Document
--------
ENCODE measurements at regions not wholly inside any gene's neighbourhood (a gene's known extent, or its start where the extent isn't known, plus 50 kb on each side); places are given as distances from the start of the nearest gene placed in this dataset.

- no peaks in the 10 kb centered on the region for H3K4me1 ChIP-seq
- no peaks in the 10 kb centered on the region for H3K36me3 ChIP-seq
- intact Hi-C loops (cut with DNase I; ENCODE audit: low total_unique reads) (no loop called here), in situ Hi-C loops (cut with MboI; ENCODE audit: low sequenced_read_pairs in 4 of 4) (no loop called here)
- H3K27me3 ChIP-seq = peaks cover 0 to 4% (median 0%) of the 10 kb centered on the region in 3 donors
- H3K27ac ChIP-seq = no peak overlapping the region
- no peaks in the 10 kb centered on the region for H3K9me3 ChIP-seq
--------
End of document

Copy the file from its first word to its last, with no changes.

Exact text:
ENCODE measurements at regions not wholly inside any gene's neighbourhood (a gene's known extent, or its start where the extent isn't known, plus 50 kb on each side); places are given as distances from the start of the nearest gene placed in this dataset.

- no peaks in the 10 kb centered on the region for H3K4me1 ChIP-seq
- no peaks in the 10 kb centered on the region for H3K36me3 ChIP-seq
- intact Hi-C loops (cut with DNase I; ENCODE audit: low total_unique reads) (no loop called here), in situ Hi-C loops (cut with MboI; ENCODE audit: low sequenced_read_pairs in 4 of 4) (no loop called here)
- H3K27me3 ChIP-seq = peaks cover 0 to 4% (median 0%) of the 10 kb centered on the region in 3 donors
- H3K27ac ChIP-seq = no peak overlapping the region
- no peaks in the 10 kb centered on the region for H3K9me3 ChIP-seq